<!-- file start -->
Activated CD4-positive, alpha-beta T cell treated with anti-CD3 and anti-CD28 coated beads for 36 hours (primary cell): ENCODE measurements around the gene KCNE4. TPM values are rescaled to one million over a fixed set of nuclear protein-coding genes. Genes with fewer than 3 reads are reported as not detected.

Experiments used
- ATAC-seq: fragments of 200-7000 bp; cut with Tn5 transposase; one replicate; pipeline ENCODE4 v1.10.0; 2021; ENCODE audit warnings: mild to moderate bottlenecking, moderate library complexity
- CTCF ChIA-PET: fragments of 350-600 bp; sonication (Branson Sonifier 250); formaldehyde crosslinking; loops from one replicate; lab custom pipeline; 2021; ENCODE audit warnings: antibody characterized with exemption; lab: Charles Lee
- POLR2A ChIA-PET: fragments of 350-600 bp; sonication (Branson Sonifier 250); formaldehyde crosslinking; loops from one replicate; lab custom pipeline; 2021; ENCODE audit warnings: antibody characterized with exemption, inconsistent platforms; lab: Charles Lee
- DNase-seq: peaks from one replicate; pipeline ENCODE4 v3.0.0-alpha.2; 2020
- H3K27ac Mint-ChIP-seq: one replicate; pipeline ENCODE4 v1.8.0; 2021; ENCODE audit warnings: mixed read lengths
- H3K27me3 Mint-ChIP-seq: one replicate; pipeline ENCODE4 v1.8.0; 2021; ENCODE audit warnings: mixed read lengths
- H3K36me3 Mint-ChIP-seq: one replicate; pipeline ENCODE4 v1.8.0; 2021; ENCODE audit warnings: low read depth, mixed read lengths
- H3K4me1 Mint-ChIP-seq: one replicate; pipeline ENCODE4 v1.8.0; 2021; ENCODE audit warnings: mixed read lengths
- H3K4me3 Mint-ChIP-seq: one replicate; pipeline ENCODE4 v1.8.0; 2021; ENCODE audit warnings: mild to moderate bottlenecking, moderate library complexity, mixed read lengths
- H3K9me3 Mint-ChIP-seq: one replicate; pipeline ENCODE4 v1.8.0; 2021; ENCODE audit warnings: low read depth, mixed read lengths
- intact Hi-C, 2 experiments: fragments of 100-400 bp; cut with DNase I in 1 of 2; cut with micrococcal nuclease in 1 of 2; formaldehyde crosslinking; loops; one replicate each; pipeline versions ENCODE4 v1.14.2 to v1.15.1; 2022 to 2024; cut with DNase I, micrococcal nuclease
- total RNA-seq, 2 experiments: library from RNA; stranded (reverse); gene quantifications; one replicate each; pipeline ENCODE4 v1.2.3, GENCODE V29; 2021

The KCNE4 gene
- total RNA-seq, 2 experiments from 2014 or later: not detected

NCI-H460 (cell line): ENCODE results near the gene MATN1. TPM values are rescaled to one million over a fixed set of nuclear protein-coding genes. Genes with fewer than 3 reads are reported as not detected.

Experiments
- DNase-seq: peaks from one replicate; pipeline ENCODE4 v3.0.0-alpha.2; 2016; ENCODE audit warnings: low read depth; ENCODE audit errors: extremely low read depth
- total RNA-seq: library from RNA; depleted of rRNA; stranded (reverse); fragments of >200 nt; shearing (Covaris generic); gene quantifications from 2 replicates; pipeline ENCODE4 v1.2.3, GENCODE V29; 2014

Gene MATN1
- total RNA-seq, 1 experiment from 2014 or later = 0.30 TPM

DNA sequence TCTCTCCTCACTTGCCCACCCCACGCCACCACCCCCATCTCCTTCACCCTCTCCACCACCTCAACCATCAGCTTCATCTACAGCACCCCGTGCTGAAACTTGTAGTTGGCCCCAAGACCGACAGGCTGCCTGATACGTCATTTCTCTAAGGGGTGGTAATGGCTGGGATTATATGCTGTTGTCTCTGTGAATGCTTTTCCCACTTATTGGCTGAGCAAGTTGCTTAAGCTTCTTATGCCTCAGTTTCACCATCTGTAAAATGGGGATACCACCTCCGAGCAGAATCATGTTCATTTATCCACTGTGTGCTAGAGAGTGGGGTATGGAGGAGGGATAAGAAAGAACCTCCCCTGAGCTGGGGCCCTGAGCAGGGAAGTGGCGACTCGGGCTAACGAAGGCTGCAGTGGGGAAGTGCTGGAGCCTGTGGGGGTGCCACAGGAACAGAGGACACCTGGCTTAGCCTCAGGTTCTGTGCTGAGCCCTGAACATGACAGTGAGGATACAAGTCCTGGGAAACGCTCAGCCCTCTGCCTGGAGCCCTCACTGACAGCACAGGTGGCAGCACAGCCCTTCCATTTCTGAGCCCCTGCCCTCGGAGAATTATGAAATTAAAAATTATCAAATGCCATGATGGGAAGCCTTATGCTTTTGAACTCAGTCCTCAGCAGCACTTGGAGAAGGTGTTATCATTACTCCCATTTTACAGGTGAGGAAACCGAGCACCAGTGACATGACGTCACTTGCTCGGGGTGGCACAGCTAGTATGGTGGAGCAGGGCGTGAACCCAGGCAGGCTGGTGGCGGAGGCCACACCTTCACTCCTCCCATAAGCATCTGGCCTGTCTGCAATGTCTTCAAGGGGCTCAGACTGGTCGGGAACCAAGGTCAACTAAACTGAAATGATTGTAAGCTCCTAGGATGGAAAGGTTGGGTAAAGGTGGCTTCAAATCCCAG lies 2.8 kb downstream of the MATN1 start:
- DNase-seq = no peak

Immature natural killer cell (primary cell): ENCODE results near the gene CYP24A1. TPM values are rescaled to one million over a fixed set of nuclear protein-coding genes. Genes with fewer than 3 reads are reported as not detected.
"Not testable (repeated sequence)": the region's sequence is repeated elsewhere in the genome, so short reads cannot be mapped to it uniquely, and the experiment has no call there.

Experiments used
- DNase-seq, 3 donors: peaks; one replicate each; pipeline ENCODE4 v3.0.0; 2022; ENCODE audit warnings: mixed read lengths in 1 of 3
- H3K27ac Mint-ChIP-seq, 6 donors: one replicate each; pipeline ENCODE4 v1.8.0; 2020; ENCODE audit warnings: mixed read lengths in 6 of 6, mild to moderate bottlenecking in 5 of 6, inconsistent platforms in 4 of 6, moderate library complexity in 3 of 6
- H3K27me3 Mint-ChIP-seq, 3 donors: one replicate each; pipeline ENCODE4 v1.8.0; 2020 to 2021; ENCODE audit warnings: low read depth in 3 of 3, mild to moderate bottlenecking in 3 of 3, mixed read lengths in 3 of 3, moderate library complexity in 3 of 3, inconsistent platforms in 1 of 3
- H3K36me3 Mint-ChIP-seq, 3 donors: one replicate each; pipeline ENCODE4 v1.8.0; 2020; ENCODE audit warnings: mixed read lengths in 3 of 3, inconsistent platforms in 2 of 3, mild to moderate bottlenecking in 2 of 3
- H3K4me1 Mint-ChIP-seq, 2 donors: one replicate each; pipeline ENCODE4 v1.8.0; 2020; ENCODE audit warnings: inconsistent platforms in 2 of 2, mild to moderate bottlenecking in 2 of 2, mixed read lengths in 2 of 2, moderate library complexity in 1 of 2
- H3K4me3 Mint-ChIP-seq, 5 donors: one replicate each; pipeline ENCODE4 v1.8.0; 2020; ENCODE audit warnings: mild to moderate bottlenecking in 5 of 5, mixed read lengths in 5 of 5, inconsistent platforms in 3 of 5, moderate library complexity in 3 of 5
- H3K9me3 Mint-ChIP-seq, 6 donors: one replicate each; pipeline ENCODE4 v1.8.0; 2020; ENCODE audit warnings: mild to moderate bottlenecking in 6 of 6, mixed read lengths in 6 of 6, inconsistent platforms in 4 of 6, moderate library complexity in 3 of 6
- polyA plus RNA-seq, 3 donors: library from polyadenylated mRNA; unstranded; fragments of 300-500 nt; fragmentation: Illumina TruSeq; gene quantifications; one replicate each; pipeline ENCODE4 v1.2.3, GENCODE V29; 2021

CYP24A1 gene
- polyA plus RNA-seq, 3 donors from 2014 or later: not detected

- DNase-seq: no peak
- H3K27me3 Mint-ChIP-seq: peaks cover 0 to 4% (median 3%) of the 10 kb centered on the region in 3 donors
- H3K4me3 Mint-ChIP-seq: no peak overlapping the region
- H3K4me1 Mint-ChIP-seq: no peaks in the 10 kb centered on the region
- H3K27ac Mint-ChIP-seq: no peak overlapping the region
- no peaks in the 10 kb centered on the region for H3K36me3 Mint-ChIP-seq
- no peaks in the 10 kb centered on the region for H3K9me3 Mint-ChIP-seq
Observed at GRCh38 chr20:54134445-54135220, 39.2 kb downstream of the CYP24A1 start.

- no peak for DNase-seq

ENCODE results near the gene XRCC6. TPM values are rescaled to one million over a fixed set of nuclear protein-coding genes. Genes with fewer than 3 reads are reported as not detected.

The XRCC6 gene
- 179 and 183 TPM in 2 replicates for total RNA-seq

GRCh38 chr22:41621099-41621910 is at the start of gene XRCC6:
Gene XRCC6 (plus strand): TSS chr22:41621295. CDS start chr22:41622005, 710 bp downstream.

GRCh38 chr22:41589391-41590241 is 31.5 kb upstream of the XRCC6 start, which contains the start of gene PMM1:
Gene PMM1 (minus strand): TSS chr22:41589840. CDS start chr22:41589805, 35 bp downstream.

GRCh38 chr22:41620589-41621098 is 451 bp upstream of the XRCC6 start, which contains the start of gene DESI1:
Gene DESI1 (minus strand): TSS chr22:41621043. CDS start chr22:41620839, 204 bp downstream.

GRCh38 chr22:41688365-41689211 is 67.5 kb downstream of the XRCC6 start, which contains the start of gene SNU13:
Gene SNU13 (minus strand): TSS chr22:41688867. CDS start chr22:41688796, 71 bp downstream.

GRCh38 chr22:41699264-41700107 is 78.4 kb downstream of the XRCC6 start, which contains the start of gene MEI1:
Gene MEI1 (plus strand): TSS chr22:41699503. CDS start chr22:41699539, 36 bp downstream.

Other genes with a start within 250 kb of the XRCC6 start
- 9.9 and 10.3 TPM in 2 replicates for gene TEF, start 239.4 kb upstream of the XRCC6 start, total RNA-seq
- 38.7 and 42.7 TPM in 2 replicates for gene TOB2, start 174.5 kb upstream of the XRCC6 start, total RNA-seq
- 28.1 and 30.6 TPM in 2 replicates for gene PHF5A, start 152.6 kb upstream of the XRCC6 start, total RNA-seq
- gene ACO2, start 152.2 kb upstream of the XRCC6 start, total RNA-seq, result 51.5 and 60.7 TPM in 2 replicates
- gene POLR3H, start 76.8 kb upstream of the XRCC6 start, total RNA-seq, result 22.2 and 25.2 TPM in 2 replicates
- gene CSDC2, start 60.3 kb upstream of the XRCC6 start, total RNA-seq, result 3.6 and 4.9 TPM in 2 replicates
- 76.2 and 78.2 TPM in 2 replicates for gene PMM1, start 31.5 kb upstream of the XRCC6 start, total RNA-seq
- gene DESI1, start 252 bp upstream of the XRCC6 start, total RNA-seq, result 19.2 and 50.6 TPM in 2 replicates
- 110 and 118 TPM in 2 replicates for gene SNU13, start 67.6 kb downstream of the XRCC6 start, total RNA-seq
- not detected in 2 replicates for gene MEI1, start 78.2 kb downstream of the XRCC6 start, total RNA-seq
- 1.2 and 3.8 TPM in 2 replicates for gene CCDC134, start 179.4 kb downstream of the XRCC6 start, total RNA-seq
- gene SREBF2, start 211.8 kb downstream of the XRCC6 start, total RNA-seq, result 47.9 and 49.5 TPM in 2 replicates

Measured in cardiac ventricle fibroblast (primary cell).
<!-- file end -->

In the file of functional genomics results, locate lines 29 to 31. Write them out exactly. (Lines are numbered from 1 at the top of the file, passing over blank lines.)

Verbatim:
- H3K27ac Mint-ChIP-seq, 6 donors: one replicate each; pipeline ENCODE4 v1.8.0; 2020; ENCODE audit warnings: mixed read lengths in 6 of 6, mild to moderate bottlenecking in 5 of 6, inconsistent platforms in 4 of 6, moderate library complexity in 3 of 6
- H3K27me3 Mint-ChIP-seq, 3 donors: one replicate each; pipeline ENCODE4 v1.8.0; 2020 to 2021; ENCODE audit warnings: low read depth in 3 of 3, mild to moderate bottlenecking in 3 of 3, mixed read lengths in 3 of 3, moderate library complexity in 3 of 3, inconsistent platforms in 1 of 3
- H3K36me3 Mint-ChIP-seq, 3 donors: one replicate each; pipeline ENCODE4 v1.8.0; 2020; ENCODE audit warnings: mixed read lengths in 3 of 3, inconsistent platforms in 2 of 3, mild to moderate bottlenecking in 2 of 3